by ALBERT CASTRO
October 04 2012
Property consultancy firm Jones Lang LaSalle Leechiu said there is lot of promise from the younger set to fuel the development of the property sector.
“Several studies conducted by economic think tanks and investment banks have recognised the growing population of the Philippines as an economic asset now and in the near future. A growing population means a growing workforce and a larger consumer base that could propel future economic growth for the country,” said Jan-lo de los Reyes, Jones Lang LaSalle senior research analyst.
“As of May 2010, the Philippine population stood at 92.1 million, with a median age of 23.4 years old – considered to be within the most economically active age cohorts of 21 to 35 years. The majority of the workforce in the offshoring and outshoring (O&O) industry – one of the strongest contributors to the economic growth in the Philippines – belong to this age group,” De los Reyes said.
De los Reyes noted that the attractive compensation packages offered by O&O firms for its workforce have attracted a “considerable proportion” of the working population, “effectively raising the disposable incomes of many O&O workers.”
“This has consequentially supported their demand for a wider range of goods and services, including real estate,” De los Reyes said.
De los Reyes said this “heightened” consumer appetite also results to “a greater demand for retail goods, encouraging retailers to take up more spaces, improving the occupancy level in retail establishments.”
“While the growth in the O&O industry is not the only factor behind the surge in consumer demand, it is a sizeable market that has some retail establishments adjusting their operating hours to cater to the working hours of this industry. There has also been a recent emergence of retail offerings on the ground floors of office and residential developments, particularly in the established commercial business districts of Makati and Ortigas as well as in the emerging urban district of Bonifacio Global City where there is a large agglomeration of the O&O companies,” said de los Reyes.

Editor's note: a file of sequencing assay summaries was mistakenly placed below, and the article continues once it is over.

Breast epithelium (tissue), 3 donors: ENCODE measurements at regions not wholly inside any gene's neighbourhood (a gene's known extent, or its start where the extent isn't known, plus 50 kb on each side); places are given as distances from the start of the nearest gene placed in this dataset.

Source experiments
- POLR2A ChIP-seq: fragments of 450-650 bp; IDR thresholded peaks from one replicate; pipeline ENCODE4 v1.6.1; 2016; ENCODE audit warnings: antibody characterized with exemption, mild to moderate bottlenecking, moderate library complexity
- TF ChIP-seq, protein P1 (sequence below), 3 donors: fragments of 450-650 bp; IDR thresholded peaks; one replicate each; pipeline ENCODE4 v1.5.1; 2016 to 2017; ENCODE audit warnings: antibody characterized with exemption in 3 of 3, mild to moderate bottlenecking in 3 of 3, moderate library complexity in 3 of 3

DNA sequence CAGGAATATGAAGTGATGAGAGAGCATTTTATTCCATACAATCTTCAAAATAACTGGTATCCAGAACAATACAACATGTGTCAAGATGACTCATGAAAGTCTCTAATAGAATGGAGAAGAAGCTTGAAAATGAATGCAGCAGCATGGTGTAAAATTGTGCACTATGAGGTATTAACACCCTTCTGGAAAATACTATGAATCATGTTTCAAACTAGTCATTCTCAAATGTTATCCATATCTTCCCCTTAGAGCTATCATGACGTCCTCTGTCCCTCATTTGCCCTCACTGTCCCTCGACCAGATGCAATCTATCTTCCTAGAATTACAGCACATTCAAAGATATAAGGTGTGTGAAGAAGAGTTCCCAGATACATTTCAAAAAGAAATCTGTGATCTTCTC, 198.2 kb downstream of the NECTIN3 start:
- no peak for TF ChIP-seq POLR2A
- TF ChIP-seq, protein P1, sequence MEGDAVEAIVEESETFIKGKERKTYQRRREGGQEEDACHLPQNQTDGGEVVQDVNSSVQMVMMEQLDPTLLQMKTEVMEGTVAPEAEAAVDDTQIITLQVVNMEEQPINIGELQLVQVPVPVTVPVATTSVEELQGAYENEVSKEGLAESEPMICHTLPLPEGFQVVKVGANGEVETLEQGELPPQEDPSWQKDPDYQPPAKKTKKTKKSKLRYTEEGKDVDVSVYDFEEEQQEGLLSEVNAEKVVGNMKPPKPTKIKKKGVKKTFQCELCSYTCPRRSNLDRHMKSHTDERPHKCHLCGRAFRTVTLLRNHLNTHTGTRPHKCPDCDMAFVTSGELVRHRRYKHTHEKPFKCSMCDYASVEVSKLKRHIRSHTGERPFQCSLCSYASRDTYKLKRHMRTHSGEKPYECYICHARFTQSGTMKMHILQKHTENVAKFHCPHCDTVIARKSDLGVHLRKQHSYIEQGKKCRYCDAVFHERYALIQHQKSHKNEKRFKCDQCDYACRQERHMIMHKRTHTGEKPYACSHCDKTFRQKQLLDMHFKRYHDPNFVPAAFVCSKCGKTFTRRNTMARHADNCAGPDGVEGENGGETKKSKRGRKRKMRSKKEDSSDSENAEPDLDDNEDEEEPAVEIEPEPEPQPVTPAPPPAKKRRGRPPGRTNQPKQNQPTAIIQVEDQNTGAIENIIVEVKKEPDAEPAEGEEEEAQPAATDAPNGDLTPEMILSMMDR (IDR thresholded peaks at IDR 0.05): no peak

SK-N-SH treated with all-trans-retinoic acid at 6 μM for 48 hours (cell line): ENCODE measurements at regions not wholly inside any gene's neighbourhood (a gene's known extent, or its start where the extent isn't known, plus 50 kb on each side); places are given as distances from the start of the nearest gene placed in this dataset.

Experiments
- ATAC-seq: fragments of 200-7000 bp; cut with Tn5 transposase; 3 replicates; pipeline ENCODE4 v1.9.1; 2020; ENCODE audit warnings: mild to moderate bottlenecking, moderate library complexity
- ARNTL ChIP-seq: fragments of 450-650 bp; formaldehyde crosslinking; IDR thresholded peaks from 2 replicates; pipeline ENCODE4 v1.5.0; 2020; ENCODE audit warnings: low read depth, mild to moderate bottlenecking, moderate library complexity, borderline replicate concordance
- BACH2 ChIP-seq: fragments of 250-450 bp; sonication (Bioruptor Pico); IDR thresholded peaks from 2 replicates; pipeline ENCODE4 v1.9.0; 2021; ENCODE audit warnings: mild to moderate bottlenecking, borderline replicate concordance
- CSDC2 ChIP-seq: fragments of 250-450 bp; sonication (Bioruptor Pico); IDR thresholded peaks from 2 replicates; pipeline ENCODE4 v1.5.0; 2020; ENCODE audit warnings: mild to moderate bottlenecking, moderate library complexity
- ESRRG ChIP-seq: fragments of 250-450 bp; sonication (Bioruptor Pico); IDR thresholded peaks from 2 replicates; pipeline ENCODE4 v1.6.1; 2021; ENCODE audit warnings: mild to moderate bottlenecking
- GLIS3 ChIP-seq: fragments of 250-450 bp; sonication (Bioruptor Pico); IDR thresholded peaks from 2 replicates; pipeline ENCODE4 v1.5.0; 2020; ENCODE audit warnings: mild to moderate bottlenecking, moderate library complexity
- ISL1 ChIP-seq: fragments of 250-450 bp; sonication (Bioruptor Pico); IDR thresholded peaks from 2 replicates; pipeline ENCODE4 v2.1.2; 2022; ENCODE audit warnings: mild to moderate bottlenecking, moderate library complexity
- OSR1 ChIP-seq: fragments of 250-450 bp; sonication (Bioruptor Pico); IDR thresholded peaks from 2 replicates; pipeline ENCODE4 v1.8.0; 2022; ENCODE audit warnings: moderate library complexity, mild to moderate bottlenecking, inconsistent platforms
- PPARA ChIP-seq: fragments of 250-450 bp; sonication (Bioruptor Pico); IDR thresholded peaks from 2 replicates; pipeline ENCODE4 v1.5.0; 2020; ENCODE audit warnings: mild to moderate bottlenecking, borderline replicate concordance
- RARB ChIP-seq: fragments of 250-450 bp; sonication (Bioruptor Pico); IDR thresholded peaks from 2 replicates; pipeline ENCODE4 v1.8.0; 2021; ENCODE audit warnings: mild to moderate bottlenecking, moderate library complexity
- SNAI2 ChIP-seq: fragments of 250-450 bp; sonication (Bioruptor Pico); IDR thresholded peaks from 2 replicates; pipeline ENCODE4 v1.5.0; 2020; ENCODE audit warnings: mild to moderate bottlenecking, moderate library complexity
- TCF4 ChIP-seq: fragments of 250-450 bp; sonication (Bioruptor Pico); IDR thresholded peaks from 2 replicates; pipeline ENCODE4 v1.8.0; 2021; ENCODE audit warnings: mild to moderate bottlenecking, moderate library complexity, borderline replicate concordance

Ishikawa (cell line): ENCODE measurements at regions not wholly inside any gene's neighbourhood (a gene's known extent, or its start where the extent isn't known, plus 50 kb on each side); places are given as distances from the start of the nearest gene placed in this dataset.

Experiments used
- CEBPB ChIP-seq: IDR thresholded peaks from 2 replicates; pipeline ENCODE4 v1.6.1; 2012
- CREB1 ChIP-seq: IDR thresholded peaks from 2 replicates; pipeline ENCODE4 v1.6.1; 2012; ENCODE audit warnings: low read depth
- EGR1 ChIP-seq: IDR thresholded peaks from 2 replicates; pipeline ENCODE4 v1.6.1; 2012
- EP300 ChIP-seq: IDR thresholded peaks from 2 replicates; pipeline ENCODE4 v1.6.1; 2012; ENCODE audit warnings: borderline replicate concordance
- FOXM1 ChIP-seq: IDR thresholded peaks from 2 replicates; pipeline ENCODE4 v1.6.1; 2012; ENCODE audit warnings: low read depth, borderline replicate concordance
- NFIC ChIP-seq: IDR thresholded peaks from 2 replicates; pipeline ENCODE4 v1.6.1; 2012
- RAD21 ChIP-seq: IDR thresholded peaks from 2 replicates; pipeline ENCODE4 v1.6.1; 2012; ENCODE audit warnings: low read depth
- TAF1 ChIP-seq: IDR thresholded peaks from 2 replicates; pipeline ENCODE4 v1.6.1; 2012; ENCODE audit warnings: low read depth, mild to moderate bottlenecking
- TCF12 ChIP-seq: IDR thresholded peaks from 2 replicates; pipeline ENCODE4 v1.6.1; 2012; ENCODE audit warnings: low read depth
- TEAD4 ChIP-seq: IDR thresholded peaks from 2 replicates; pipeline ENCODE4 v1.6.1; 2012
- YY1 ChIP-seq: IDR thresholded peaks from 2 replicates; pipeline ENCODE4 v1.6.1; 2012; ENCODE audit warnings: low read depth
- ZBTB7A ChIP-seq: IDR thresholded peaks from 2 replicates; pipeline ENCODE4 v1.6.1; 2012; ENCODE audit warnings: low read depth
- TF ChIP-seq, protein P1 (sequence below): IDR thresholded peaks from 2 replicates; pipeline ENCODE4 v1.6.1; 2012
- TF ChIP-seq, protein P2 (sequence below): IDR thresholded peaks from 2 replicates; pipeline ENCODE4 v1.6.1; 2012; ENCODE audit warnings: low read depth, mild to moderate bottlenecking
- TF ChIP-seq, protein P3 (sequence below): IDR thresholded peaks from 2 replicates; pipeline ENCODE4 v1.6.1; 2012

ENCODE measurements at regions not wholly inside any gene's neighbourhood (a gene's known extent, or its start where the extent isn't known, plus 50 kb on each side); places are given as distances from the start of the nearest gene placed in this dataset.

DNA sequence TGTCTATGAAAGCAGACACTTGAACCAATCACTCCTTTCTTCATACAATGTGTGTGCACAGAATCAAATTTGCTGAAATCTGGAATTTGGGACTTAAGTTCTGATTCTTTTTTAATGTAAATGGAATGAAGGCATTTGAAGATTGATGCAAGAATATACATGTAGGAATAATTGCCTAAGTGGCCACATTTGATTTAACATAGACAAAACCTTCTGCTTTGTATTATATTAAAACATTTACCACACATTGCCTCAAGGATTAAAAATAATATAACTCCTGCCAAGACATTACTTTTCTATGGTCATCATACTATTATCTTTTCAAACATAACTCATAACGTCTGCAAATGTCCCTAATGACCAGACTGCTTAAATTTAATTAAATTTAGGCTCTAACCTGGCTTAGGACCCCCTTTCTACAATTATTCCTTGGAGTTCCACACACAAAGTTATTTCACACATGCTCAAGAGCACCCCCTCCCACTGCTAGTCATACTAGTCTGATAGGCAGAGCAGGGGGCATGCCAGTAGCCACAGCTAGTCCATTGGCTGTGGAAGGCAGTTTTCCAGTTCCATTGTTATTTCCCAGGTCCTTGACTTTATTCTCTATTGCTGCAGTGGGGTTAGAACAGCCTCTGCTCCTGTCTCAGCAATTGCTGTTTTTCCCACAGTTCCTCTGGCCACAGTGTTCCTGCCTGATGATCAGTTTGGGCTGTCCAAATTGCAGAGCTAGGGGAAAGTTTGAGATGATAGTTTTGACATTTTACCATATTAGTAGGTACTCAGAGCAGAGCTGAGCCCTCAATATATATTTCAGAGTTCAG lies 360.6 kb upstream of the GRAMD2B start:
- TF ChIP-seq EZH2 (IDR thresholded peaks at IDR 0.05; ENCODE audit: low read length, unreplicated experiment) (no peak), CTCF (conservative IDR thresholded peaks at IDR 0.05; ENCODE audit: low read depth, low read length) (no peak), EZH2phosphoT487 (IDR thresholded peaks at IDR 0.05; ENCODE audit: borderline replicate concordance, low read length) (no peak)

The property analyst however added that the impact of the population demographics is more visible in the residential property sector, “especially in the mid-end residential condominium market.”
“Higher disposable income in the O&O workforce has made it now one of the key target markets for property developers. These workers are mostly single who prefer studio-type units. Equally they have the potential to become upgraders in the near future as their disposable incomes rise or when they form new households through marriages” he said.
“Although renters make up most of this demographic, some are buying condominium units – either as end-users or investors – supporting the demand in the residential market,” Delos Reyes added.
De los Reyes, however, said “the country’s young and growing population is not enough to ensure the growth of the local property sector.”
“Equally, strong government support is needed to further improve the human capital as well as sustain and enhance the country’s economic conditions,” he added.
“Nevertheless, we cannot deny the economic benefits of the country’s young and growing demographics on the Philippine economy and the property market,” De los Reyes also said.
Socio-economic Planning Secretary Arsenio Balisacan recently said that there is a skills-labor mismatch in the Philippines that worsens the level of underemployment in the Philippines, which is also “the single most important challenge” the country faces.
“The big challenge is to generate quality jobs, where our members of the labor force can work not only in decent jobs, but can work eight hours a day, and they need more revenue-generating sources of employment,” Balisacan said.
“Our population is growing rapidly, so the economy has to create jobs at a faster rate than that of our labor force,” he added.